Melanie Jimenez, News, Communication Management Office
Raising more awareness and disseminating knowledge about climate change were among the goals of the recently held Pagdaloy Public Lecture Series organized by the College of Political Science and Public Administration (CPSPA) on July 11. It focused on the best practices and policies of Thailand through the help and expertise of Dr. Puntita Tanwattana.
Dr. Puntita Tanwattana is a professional researcher at Environmental Research Institute at Chulalongkorn University- Bangkok, Thailand. She specializes in urban environmental planning, participatory planning, community-based disaster risk management, urban/community resilience, and urban environmental management.
In her discussion, Dr. Tanwattana emphasized that climate change remains to be a persistent issue that deserves our priority and attention. Its adverse effects on our daily lives are becoming more apparent, and their impact is causing significant damage in many sectors of society. She highlighted that understanding the negative consequences of climate change and cultivating a sense of urgency are both essential steps towards battling climate change.
According to Dr. Tanwattana, coping techniques such as mitigation and adaptation in the context of climate change and disaster risk reduction are seen as keys for high adaptive capacity and resiliency. Mitigation, or taking precautions before an emergency or disaster happens, can help get rid of or lessen the effects and risks of hazards. Adaptation, on the other hand, is the process of changing infrastructures in response to changing weather, climate change, and other disasters.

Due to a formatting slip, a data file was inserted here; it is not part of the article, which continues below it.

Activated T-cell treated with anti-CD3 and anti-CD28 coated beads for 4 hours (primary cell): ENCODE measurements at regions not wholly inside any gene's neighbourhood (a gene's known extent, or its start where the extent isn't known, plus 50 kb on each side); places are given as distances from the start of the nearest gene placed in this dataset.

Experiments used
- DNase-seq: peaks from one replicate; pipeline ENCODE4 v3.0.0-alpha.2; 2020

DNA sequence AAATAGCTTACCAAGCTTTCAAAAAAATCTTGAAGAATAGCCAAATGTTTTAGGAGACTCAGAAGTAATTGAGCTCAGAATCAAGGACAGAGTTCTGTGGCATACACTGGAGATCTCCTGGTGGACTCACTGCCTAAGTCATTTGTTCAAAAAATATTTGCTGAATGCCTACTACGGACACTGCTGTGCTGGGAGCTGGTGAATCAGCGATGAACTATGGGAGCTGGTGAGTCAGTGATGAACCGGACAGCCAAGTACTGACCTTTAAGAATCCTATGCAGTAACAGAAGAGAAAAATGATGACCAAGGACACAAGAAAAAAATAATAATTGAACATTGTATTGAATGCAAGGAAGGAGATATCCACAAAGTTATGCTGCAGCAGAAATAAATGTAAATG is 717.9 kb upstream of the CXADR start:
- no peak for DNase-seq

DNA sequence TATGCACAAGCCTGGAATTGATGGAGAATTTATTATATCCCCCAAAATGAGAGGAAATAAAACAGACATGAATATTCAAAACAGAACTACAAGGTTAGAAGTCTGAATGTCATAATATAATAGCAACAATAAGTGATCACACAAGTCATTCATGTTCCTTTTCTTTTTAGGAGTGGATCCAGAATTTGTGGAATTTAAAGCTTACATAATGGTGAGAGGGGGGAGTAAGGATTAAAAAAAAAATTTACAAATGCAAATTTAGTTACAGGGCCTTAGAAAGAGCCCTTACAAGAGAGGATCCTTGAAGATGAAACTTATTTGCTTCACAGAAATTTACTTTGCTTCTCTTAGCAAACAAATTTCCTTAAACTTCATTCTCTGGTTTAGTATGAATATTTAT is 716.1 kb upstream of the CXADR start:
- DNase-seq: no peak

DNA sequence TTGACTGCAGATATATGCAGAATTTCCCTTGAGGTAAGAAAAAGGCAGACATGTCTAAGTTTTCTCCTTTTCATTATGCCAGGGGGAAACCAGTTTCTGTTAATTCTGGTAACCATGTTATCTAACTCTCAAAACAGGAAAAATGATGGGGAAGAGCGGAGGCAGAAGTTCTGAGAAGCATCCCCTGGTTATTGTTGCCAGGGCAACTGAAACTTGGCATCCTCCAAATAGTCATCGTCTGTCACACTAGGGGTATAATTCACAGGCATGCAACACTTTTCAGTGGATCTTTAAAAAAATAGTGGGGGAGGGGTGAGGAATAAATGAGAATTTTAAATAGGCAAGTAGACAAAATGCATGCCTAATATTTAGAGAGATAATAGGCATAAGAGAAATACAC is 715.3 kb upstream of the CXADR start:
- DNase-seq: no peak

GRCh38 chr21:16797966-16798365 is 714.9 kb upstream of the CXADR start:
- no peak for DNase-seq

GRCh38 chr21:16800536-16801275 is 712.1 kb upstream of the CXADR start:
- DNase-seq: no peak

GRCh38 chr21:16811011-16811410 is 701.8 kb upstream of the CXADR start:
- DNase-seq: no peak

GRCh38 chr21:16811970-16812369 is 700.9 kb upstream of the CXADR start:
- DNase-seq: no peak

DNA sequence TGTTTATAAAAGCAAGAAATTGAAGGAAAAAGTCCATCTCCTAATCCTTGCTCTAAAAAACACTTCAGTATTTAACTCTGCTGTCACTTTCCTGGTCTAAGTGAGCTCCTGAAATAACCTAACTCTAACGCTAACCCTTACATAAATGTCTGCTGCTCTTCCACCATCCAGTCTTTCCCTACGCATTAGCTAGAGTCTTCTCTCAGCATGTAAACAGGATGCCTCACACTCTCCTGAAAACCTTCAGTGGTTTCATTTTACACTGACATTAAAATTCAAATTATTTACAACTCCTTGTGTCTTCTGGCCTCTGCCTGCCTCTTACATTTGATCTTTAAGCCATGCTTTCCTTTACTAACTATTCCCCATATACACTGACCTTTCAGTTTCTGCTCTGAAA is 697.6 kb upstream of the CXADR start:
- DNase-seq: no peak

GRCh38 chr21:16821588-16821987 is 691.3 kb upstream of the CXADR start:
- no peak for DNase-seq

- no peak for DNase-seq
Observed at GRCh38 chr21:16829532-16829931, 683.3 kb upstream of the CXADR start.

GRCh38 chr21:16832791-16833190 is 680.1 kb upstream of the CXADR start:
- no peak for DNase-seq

Dr. Tanwattana also emphasized the significance of collaboration between the state, individuals, and organizations to achieve coordinated action in the areas of preparedness, response, prevention, and mitigation for catastrophic natural disasters.
A significant portion of the lecture discussed the shared experiences of Thailand and the Philippines in dealing with various disasters and adapting for recovery and resiliency. Both countries are developing their own National Adaptation Plans (NAP) using the most recent climate science. This adaptation plan provides the medium and long-term strategies for the countries to adapt to disasters after risks are identified.
The presentation focused specifically on how Thailand uses and maps out their own NAP to directly address concerns about disasters, as well as establish a system of awareness and policies for such concerns.
One major point raised is the need to involve citizens, particularly young people, in development plans that are founded on established policies and solutions aimed at achieving sustainability and adaptive resiliency in the face of climate change and natural disasters.
The lecture series was attended by both graduate and undergraduate students from the College of Political Science and Public Administration (CPSPA). It was also graced by the college dean Associate Professor Elmer M. Soriano, Assistant Professor Estefanie Cortez, Chairperson of the Department of Political Economy, and Mr. Ramces M. Dili, Chief of the Center for Public Administration and Governance Studies.
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